Spring 2021

issue 35

I don’t want to tempt fate, but it is beginning to feel like there is a note of optimism in the aviation industry regarding the Covid-19 pandemic.

Vaccine programmes are rolling out across the world and, providing countries administer them effectively, we should see both an increase in international flights and more confident travellers in time for the summer.

As a result, airlines are planning to resume services in volume and easyJet CEO Johan Lundgren (page 4) is now ready to do so just as soon as possible.

Further afield, Korean Air has retrained staff in the downtime to ensure they are ready to meet new demands and challenges (page 20), while United Airlines’ Scott Kirby is confident that commercial aviation will return to normal quicker than currently predicted (page 24).

Ground handlers are also keen to see flights ramp up and have developed new practices to ensure they can deal with the demands of Covid-19 on a day-to-day basis, as our story shows on page 44.

This is not to say we are out of the woods quite yet.

Our technology feature on page 40 shows how both Boeing and Airbus have been forced to reconfigure operations during the pandemic while Emirates boss Sir Tim Clark has also warned many airlines still face considerable financial difficulties (page 16).

Meanwhile, an analysis of the Asia-Pacific region on page 26 shows that there is still work to be done in recovering traffic numbers. And of course, if the region’s commercial aviation sector is to recover it is likely that it will be driven by China, which is home to 1.4 billion people and offers huge potential both to the area and the rest of the world (page 30).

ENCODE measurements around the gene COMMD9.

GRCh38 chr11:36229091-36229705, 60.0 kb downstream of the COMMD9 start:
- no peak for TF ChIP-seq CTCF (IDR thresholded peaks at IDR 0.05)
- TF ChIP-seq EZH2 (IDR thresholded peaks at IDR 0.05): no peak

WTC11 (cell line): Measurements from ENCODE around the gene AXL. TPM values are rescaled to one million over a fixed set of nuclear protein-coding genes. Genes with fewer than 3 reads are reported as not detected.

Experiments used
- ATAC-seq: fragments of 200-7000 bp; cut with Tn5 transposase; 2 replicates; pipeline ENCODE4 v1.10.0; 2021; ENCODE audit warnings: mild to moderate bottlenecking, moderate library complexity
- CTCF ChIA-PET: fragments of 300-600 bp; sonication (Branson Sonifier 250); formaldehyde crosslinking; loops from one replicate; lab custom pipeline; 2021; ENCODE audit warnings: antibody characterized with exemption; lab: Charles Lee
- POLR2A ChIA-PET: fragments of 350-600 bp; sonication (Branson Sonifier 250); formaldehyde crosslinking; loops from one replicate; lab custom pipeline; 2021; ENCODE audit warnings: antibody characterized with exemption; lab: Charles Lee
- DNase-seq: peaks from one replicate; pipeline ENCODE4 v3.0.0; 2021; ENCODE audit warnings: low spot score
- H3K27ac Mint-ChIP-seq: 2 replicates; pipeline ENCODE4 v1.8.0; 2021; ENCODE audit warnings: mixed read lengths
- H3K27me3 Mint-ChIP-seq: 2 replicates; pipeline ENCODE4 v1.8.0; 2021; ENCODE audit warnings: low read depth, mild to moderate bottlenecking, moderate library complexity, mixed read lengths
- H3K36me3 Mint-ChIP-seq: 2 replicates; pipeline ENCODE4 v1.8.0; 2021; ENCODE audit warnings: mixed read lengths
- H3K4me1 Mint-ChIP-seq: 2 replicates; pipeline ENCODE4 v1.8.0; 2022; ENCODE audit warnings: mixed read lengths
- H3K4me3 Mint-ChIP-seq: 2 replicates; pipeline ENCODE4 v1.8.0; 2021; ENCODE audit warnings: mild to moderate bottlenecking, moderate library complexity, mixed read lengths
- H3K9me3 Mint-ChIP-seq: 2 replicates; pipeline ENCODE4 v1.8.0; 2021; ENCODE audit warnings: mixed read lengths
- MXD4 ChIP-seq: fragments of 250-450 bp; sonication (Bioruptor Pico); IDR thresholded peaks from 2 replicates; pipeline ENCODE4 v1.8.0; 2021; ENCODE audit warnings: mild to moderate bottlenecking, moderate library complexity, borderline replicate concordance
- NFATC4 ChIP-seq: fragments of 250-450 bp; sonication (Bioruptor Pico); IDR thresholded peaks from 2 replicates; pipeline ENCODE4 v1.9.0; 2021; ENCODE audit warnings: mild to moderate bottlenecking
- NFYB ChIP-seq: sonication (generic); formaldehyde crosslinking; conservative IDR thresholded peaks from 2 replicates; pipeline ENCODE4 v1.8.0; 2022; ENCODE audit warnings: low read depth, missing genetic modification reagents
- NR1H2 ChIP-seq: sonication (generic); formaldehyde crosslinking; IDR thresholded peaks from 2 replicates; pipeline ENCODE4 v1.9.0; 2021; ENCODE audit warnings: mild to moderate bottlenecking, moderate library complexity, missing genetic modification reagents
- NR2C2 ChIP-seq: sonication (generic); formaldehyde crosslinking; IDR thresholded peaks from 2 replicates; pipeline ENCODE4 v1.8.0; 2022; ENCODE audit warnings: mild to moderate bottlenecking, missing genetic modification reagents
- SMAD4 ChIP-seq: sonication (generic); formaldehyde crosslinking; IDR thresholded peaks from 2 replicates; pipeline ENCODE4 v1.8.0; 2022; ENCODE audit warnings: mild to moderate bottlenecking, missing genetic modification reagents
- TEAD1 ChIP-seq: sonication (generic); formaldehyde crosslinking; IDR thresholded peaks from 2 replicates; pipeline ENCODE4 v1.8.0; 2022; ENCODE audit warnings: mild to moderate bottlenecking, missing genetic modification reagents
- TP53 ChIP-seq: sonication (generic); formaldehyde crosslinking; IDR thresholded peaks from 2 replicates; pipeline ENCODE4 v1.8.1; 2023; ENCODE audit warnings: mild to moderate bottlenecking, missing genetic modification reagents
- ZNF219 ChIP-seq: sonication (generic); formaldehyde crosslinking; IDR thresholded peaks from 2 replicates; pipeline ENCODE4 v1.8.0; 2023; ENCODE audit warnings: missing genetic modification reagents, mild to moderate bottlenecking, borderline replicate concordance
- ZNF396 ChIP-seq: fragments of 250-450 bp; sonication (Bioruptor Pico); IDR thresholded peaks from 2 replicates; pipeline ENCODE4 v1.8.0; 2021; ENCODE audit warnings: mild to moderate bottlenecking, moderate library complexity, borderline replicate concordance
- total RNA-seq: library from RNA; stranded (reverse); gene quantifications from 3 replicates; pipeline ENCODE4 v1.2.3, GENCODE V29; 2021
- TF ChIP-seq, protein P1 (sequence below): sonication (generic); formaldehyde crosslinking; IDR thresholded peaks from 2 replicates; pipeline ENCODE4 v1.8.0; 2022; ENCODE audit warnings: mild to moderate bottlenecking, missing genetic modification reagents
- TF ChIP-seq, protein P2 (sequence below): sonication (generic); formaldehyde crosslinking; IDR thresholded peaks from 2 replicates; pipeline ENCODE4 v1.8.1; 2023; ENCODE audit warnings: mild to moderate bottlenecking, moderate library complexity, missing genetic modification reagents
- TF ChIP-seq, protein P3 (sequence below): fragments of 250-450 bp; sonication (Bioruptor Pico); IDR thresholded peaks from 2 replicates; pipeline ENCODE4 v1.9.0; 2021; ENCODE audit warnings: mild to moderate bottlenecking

But with news that Orlando International Airport is once again marketing destinations and the dream of visiting them (page 36) it does feel like there are reasons to be optimistic – something we’ve all been dreaming about recently.

Read More

Take A Peek

Featured in this issue

  • Cash in or cash out

    The news surrounding Covid-19 may be improving but airlines still face a battle to survive, the Emirates boss believes. By Edward Robertson As 2021 gathers pace, there is an air of unease remaining...

    Read More
  • Cleaning up in the time of Covid-19

    Airports are becoming increasingly well versed in protecting passengers from the virus The Covid-19 pandemic, and the uncertainty associated with it, has left aviation in an extremely vulnerable po...

    Read More
  • End of the American Dream

    With aviation suffering from the ongoing Covid-19 pandemic, Norwegian has cancelled its long-haul programme in a bid to survive. By Edward Robertson Norwegian’s decision to drop its entire long-h...

    Read More
  • Divining an uncertain future

    The future may be unclear, but easyJet’s Johan Lundgren is still making plans for it, whatever shape it takes. By Edward Robertson Perhaps the most frustrating thing about the Covid-19 global pan...

    Read More
  • Picking up the pieces

    Cargo might have helped Korean Air navigate the Covid-19 pandemic so far, but staff are preparing for new ways of working in the future. By Edward Robertson Perhaps one of the hardest things about ...

    Read More
  • Reshaping aviation

    Reconfigured fleets, improved demand forecasting and increased operational flexibility will all be key in driving the world’s post-Covid-19 commercial aviation industry, says Cirium CEO Jeremy Bowen...

    Read More
  • Surviving the waves

    Asia-Pacific is still feeling the impact of Covid-19 on its commercial aviation sector more than a year after the region was the first to be hit by the pandemic and ensuing response. By Edward Roberts...

    Read More
  • United thinking

    United Airlines boss Scott Kirby is questioning Covid-19 aviation dogma, from mass airline consolidation in the US to the return of business travel. The ongoing Covid-19 pandemic is unlikely to lea...

    Read More

Previous Issues